All high-pressure hoses should be fitted with whip restraints to prevent any hose from whipping if it becomes separated from its end-fitting. These can cause serious and even fatal accidents. Assess the condition of all flexible hoses on a regular schedule and consider replacing hoses that are used on a daily basis every five years.

High-Pressure Hose Assessment

LengthMaterialHose EndsCondition
High-pressure (HP) hoses should be kept as short as practicableThe material should be appropriate for the application, the maximum allowable system pressure and the expected operating conditionsHose ends should be made of suitable products that are corrosion-resistant, rated to at least the maximum allowable system pressure and appropriate for the gas that will be usedThe condition of all hoses should be assessed periodically, as hoses can deteriorate due to exposure, rough handling, poor-quality materials, age, abrasions, etc.
Rigid piping should be considered to reduce the length of flexible hosesThe material’s kink- and abrasion-resistant properties should be maximizedCertain hose ends (e.g., clamped, barbed fittings) should not be used in HP applicationsHoses and hose ends should undergo regular (at least annual) visual inspections and leak-checks, and the results should be logged
The use of flexible hoses longer than 6.5 feet (2 meters) should be considered carefully (such hoses should be subject to stringent visual inspections and maintenance regimens; they should also include anti-whip characteristics and should be specifically designed for use in extensive, unsupported lengths)Swivel ends should be considered if stress due to twisting is likelyAs a general rule, flexible hoses used for HP gas transfer should be replaced every five years
Consider installing longer HP hoses within suitable protective conduits or pipes to limit the potential for damage in case of a hose failureHose-end connections should be fitted with whip-restraint devices designed to reduce whipping action in case hose ends fail or hoses are not properly vented while being connected or disconnected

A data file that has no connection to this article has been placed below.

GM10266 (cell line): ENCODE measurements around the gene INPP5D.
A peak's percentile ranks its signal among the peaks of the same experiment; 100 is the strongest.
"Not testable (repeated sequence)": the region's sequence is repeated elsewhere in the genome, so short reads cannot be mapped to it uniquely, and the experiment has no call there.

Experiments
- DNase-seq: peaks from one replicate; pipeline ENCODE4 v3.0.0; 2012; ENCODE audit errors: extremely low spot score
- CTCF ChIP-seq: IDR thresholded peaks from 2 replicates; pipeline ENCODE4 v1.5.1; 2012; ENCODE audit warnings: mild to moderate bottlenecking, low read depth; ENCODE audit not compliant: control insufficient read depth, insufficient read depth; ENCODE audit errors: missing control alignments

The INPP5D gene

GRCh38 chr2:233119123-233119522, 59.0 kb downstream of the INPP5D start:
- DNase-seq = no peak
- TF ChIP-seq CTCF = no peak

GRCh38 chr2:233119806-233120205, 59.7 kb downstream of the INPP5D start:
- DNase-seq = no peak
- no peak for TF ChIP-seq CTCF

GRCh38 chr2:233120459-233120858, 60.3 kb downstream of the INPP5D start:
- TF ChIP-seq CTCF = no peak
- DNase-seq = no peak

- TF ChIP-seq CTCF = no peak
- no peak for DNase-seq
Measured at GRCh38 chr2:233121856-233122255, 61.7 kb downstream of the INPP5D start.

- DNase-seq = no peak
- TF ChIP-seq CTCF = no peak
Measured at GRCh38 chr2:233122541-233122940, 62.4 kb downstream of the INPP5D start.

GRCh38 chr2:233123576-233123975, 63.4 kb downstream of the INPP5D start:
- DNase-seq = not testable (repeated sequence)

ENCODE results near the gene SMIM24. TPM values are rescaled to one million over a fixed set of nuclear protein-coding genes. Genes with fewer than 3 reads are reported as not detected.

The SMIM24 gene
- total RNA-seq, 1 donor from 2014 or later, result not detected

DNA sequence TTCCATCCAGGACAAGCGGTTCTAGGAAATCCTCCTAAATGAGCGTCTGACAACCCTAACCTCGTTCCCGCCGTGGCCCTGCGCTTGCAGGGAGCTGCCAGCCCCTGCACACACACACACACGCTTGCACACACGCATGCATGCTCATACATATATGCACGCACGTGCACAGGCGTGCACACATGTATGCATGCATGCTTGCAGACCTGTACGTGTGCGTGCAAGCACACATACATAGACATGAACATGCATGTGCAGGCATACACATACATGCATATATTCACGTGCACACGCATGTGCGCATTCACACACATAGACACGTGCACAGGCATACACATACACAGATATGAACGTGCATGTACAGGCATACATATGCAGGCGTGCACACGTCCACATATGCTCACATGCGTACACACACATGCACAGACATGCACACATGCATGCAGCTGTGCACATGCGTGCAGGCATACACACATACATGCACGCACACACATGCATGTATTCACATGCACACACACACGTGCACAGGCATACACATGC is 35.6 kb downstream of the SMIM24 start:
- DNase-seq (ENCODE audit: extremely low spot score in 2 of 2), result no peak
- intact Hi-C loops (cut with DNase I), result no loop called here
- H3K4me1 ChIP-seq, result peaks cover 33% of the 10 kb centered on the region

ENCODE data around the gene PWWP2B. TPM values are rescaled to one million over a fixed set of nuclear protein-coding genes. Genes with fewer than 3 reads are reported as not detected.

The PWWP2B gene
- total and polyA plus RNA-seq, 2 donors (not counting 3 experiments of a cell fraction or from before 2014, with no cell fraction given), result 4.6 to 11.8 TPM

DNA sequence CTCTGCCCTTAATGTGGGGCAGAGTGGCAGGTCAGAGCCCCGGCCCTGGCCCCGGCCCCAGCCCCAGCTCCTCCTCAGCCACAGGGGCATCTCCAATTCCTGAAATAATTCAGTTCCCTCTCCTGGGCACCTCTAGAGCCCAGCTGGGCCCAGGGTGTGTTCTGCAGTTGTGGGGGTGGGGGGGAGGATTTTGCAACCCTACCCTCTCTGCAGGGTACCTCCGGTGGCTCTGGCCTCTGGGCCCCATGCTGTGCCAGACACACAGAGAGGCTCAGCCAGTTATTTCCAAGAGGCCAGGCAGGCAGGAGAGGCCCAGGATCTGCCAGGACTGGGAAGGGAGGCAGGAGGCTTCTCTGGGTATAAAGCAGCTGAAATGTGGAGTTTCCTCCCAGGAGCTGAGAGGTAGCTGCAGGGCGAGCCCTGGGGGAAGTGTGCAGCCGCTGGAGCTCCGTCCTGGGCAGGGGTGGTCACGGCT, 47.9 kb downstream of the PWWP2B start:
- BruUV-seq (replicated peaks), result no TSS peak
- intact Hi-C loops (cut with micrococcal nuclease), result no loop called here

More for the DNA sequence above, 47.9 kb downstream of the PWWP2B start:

Emergency Action Plans

In addition to covering your response to dive accidents, your emergency action plans (EAPs) should also address problems that arise in the fill station or compressor room. If you don’t already have EAPs for your fill station or compressor room, draft them. Effective EAPs for these areas should include, at a minimum, procedures for responding to contaminated breathing gas, high-pressure component rupture (fill whip, cylinder, etc.), fire and injury. Compile or review your EAPs and consider doing high-level walkthroughs or simulations for each potential emergency

As you conduct your risk assessment, bear in mind that not all risks carry the same weight. Prioritize areas in which exposure is regular and the consequences of an accident would be significant. Remember, even a cursory inspection of rooms that house bank and cascade systems, chemicals or spare parts can alert you of numerous potential hazards. Taking just a few hours to assess these areas and use what you observe to refine the safety of your operation can prevent serious accidents.